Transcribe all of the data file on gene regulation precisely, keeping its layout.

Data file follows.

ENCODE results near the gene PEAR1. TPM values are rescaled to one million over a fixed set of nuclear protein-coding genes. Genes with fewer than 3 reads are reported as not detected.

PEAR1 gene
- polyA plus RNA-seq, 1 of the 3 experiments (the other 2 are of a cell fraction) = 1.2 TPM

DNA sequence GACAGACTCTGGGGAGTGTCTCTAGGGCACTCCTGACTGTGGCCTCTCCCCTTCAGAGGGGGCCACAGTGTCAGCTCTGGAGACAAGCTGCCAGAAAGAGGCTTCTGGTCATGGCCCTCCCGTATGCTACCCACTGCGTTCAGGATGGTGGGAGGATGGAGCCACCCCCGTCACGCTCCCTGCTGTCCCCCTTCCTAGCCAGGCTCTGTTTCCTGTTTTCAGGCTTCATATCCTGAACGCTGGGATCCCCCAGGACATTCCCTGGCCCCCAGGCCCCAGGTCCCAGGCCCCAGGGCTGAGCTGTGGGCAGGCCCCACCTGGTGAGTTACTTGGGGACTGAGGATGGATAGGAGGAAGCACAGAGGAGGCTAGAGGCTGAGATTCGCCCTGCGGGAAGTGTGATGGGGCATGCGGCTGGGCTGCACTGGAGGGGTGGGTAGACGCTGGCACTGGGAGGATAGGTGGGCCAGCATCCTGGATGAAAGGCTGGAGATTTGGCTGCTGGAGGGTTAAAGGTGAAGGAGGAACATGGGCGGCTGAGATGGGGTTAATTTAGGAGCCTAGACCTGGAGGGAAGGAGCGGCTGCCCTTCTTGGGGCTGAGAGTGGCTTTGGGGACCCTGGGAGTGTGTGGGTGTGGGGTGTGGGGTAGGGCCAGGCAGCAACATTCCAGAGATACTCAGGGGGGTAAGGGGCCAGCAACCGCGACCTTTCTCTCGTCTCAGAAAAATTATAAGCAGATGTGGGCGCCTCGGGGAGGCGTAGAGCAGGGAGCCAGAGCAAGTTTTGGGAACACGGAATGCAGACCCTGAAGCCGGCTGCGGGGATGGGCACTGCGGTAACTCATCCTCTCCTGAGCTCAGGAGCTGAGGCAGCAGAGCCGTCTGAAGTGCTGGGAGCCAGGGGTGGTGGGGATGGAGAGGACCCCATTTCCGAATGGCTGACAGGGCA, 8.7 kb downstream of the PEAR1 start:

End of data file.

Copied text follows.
ENCODE results near the gene PEAR1. TPM values are rescaled to one million over a fixed set of nuclear protein-coding genes. Genes with fewer than 3 reads are reported as not detected.

PEAR1 gene
- polyA plus RNA-seq, 1 of the 3 experiments (the other 2 are of a cell fraction) = 1.2 TPM

DNA sequence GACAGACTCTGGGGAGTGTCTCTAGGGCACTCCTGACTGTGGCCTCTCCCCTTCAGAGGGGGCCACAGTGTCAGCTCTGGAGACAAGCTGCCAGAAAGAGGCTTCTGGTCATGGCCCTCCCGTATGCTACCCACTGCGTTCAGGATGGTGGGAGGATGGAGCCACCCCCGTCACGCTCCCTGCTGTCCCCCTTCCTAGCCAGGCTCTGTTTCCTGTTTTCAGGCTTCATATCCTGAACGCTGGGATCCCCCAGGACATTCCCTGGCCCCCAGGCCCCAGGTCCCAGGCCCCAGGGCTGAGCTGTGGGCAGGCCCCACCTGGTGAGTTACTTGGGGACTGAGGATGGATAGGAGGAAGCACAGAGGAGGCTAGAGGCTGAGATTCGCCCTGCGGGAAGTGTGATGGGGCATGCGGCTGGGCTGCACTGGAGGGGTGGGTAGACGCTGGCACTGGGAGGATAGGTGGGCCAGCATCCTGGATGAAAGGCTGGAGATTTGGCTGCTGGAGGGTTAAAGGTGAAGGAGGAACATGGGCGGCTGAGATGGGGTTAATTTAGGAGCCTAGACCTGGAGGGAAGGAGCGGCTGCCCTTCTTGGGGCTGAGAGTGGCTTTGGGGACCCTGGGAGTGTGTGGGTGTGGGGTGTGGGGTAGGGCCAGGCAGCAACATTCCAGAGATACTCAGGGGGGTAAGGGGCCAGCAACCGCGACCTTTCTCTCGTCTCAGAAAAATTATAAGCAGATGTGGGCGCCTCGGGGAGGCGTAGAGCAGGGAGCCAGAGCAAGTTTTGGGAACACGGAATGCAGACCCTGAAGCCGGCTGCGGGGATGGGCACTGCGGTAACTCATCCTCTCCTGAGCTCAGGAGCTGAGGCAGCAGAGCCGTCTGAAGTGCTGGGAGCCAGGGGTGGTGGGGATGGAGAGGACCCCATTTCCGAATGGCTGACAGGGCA, 8.7 kb downstream of the PEAR1 start: